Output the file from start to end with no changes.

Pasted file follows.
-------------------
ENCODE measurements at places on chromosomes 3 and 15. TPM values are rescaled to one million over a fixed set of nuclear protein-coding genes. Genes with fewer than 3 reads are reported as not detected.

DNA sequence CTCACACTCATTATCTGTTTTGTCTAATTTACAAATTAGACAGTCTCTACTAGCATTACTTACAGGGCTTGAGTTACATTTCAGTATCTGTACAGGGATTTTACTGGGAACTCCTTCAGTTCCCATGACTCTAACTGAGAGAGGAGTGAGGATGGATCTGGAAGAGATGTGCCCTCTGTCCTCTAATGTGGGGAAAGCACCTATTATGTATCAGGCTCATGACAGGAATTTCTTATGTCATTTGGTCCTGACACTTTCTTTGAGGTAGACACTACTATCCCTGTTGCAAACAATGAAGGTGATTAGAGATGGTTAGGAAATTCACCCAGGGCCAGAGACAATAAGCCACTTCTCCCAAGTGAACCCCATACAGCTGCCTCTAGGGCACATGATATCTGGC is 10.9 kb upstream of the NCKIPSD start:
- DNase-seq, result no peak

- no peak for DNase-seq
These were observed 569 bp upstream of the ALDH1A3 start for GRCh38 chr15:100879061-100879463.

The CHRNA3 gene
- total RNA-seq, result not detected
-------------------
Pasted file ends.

ENCODE measurements at places on chromosomes 3 and 15. TPM values are rescaled to one million over a fixed set of nuclear protein-coding genes. Genes with fewer than 3 reads are reported as not detected.

DNA sequence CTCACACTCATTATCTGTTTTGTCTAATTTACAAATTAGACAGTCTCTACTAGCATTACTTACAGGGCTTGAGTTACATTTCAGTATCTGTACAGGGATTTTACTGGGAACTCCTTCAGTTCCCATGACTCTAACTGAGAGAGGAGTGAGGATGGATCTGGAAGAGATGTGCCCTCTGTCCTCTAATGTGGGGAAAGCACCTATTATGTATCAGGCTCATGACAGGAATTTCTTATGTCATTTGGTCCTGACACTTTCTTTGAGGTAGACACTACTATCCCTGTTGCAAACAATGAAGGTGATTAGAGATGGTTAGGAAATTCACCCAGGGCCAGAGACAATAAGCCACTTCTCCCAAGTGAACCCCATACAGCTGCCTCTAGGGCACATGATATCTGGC is 10.9 kb upstream of the NCKIPSD start:
- DNase-seq, result no peak

- no peak for DNase-seq
These were observed 569 bp upstream of the ALDH1A3 start for GRCh38 chr15:100879061-100879463.

The CHRNA3 gene
- total RNA-seq, result not detected